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Tips for Teachers: Taking the Non-Traditional Path


Emily Goldberg '16
Emily Goldberg '16

As a Chinese major at Hamilton, I planned to spend time living and working in China after graduation, ideally at an NGO. My plans completely changed, though, after my alternative spring break trip to North Carolina during my junior year. 

I spent several days working in a first-grade classroom, and realized that this is exactly where I want to be after graduation--teaching in a classroom. Although I took several education classes, teaching was not a path I had seriously considered until I experienced the magic of being in a classroom first-hand. 

During the fall of my senior year, I researched non-traditional pathways to teaching. I knew I didn’t want to go back to school right away after graduating, so I would need to find a non-traditional pathway, as I was not graduating with a teaching certification.

I grew up in New York City, so I focused my search there because I wanted to be close to my family. I quickly came across charter schools and found Achievement First. I talked to a Hamilton alumna who had just graduated and was working at  Achievement First as a Teacher-in-Residence (TIR, the same position I would be applying for. She loved her work and encouraged me to apply. My application process moved very quickly; Within a month of applying, I interviewed in person, completed a lesson demo, and was offered the position, which I happily accepted!

If you are interested in non-traditional pathways to teaching, I recommend starting your search early. It was a great relief to securea job so soon (by the beginning of November). This allowed me to really enjoy my final year at Hamilton.

I am currently in my fourth year working at Achievement First, and am still loving my work. After spending my first year as a TIR, which is an assistant teaching role, I was offered a lead teaching role. For my first two years at Achievement First, I was enrolled part-time in a graduate program and now have a master’s of arts in teaching degree. Although I initially did not want to go back to school right after graduating from Hamilton, studyingpart-time and getting hands-on experience in a classroom turned out to be the perfect blend for me.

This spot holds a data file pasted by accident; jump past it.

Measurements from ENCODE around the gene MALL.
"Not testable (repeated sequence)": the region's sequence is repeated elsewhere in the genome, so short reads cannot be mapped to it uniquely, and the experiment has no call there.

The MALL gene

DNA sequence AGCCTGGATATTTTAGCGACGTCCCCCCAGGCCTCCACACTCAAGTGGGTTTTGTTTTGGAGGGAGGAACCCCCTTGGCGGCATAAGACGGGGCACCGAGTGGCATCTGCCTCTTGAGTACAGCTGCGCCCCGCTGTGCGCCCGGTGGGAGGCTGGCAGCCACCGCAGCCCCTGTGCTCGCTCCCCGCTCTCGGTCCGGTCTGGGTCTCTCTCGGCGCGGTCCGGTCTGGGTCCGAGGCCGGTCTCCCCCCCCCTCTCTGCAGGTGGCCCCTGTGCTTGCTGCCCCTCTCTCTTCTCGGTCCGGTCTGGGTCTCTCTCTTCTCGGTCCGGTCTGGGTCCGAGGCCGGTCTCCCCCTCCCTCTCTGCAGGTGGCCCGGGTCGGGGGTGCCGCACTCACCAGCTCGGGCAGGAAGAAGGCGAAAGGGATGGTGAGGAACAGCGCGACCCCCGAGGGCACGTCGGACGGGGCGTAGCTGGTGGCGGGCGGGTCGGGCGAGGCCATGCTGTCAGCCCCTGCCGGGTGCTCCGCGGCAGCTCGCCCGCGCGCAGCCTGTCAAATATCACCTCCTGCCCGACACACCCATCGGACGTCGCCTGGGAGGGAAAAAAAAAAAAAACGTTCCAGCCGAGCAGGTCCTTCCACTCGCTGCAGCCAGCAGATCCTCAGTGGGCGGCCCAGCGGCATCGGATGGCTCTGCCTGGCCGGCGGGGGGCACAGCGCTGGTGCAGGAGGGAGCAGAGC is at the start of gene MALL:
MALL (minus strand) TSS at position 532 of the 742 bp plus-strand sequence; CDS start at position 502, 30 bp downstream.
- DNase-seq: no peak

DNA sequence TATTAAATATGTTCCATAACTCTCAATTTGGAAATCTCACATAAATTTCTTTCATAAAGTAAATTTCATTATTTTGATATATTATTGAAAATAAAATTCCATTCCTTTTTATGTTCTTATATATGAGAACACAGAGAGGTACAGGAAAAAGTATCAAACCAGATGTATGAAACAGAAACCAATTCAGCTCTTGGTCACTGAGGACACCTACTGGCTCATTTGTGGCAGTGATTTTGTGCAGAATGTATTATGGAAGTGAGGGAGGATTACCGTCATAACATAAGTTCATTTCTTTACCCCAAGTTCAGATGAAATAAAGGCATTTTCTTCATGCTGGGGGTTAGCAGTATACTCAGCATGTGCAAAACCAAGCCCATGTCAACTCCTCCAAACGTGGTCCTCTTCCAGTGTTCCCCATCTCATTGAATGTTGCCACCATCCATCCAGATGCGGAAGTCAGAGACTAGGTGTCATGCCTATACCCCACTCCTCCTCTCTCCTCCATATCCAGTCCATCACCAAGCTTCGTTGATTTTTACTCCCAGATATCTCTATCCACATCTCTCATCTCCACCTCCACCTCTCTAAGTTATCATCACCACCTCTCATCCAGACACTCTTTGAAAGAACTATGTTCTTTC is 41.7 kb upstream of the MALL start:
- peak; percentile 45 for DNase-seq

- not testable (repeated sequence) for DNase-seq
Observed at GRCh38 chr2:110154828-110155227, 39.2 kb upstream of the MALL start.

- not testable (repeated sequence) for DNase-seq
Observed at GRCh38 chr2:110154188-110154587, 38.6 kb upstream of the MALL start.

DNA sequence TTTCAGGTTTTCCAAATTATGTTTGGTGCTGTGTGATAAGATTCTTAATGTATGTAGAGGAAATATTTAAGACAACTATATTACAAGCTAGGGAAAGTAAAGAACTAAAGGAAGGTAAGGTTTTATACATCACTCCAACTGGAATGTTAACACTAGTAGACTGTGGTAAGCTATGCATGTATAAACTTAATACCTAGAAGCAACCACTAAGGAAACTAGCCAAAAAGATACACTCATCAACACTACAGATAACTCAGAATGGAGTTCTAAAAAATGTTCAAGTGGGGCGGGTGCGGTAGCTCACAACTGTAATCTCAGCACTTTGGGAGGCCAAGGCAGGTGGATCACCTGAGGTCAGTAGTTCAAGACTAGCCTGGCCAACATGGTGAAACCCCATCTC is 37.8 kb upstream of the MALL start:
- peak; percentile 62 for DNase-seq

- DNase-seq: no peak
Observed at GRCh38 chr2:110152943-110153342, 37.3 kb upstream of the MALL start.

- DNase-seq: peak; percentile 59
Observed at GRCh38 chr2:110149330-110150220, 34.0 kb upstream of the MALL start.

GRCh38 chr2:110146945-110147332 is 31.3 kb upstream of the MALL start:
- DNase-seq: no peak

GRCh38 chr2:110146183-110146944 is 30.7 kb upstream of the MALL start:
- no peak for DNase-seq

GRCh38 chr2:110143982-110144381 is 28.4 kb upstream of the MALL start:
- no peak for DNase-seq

I have learned a tremendous amount about teaching over these four years, from curriculum development to classroom management. I hope to stay in the classroom for several more years and eventually move into a coaching or administrative role at a school. 

Finally, I would like to offer some concrete pieces of advice for students interested in working in teaching:

  1. Get hands-on experience in a classroom before deciding you want to teach. Consider volunteering at a school near Hamilton or reaching out to the school you attended as a child to volunteer during a break. This will help you make sure teaching is for you and determine the age group you want to work with. 
  2. Start your research and networking early. Different types of schools hire at various times throughout the year, and knowing what type of school you are interested in and when want to begin your graduate program, will help you make the right connections and apply at the right time.
  3. Stay current in teaching trends and best practices. Schools and  programs want to know that even if you haven’t had classroom teaching experience, you know about current teaching practices and can articulate your views on education topics . Taking education classes at Hamilton, shadowing teachers or administrators in education, and talking to alumni who work in education are all great ways to do this!
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